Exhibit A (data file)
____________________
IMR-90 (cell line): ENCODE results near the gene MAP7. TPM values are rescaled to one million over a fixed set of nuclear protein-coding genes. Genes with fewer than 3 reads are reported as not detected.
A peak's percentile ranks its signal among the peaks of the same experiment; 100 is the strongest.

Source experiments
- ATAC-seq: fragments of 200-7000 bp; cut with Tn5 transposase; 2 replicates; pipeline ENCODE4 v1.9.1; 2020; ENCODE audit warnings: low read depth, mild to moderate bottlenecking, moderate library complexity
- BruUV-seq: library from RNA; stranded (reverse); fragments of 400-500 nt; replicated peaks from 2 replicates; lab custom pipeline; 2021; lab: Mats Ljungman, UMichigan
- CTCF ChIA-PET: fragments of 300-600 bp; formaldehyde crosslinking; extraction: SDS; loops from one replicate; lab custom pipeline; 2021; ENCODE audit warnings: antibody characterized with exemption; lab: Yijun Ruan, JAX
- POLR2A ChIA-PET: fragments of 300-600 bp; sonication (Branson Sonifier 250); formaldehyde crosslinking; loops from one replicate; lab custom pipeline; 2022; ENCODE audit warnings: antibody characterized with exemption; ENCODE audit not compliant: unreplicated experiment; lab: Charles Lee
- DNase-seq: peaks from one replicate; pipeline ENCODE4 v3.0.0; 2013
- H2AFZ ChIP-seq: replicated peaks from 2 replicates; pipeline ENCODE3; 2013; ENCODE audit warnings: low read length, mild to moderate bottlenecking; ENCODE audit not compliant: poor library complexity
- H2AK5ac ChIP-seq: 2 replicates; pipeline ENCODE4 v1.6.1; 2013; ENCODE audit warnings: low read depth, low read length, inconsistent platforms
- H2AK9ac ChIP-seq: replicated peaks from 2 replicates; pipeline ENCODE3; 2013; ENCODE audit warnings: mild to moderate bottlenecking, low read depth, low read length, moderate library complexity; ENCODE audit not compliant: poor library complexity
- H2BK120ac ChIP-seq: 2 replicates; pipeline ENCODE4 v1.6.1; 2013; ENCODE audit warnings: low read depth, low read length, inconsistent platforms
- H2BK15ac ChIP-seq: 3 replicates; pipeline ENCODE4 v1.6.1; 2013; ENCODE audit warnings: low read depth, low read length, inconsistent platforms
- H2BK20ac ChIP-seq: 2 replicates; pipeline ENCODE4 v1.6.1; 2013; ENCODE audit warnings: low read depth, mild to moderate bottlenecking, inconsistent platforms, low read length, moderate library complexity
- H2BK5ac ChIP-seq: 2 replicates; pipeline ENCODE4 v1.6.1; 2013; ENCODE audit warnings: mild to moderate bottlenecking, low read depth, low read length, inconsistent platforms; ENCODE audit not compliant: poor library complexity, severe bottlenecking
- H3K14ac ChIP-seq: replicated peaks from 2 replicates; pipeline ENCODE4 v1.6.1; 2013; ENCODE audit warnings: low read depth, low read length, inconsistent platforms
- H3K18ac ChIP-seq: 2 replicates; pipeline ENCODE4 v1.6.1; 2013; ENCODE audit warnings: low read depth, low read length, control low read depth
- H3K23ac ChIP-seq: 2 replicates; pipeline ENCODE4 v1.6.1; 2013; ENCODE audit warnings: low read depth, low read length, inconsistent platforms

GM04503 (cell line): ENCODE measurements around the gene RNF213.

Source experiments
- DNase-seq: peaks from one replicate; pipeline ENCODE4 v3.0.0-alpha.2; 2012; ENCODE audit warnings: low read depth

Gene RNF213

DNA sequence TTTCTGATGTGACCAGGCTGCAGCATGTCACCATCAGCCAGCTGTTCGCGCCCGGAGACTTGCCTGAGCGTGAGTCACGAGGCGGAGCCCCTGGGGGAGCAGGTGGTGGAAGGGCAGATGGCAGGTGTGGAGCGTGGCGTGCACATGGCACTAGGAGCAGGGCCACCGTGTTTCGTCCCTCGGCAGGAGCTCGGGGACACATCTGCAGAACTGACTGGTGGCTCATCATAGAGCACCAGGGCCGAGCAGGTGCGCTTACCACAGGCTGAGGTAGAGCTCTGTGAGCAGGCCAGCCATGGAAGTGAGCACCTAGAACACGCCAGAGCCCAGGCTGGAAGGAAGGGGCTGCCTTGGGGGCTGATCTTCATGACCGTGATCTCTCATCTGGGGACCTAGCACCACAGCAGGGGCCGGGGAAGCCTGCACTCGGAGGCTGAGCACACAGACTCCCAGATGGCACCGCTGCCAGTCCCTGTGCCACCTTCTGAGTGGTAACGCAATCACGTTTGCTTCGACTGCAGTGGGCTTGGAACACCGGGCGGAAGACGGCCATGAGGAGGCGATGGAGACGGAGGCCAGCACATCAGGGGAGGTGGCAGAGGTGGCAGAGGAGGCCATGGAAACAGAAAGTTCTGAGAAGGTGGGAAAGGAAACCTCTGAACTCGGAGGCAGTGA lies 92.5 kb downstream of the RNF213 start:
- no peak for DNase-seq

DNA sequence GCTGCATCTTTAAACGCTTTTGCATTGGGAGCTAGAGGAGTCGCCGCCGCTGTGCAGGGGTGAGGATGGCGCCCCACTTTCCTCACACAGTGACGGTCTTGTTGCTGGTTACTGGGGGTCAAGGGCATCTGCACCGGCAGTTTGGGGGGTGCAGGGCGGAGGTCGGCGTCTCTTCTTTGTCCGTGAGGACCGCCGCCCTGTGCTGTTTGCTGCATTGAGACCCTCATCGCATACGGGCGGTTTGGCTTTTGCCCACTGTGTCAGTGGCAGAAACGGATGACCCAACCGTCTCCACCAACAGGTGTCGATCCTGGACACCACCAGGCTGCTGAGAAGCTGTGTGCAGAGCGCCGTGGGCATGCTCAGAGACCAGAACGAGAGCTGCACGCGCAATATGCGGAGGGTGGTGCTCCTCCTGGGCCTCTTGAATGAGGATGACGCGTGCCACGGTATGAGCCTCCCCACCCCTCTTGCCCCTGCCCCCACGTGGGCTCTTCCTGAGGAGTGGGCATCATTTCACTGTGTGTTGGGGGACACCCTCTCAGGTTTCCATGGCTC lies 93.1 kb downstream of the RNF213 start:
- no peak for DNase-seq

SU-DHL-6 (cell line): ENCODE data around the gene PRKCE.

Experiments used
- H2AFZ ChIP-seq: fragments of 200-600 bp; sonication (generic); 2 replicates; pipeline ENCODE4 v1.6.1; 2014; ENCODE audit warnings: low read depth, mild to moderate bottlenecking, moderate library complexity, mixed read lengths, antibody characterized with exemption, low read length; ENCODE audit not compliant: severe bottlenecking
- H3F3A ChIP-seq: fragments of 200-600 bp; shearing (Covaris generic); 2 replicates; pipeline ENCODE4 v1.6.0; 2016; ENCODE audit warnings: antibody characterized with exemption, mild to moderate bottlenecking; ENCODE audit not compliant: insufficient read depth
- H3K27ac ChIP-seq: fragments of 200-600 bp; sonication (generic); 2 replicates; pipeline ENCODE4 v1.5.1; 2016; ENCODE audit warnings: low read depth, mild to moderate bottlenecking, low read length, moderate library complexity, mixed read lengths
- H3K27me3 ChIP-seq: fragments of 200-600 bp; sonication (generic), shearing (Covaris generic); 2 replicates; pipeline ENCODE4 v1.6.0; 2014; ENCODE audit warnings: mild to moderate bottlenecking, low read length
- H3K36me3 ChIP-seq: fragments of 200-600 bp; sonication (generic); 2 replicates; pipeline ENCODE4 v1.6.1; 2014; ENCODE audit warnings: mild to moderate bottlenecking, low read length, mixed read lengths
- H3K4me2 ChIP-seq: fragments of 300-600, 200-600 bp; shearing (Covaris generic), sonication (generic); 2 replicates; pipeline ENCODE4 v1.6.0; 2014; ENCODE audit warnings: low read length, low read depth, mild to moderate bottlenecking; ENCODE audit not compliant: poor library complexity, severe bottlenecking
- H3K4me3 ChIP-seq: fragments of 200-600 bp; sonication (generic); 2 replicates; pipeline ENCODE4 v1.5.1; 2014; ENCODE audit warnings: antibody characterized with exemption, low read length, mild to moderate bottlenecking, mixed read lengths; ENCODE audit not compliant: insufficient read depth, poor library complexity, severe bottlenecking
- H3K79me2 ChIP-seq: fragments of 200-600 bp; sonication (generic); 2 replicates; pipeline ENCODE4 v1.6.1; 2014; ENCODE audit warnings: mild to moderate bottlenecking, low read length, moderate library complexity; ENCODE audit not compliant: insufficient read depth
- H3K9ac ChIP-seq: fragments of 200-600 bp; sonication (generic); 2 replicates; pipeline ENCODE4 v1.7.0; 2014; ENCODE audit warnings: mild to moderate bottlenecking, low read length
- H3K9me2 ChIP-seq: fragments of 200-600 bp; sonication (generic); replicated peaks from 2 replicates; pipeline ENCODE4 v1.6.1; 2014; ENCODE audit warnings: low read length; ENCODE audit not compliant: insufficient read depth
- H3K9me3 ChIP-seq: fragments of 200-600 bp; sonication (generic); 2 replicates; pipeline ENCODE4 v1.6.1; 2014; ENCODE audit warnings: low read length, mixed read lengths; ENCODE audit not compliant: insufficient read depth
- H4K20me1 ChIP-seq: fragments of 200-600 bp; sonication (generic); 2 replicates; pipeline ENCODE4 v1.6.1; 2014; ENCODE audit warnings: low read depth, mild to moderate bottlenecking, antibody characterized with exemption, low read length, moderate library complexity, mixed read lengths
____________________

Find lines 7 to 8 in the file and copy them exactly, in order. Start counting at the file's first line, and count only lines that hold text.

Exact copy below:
- POLR2A ChIA-PET: fragments of 300-600 bp; sonication (Branson Sonifier 250); formaldehyde crosslinking; loops from one replicate; lab custom pipeline; 2022; ENCODE audit warnings: antibody characterized with exemption; ENCODE audit not compliant: unreplicated experiment; lab: Charles Lee
- DNase-seq: peaks from one replicate; pipeline ENCODE4 v3.0.0; 2013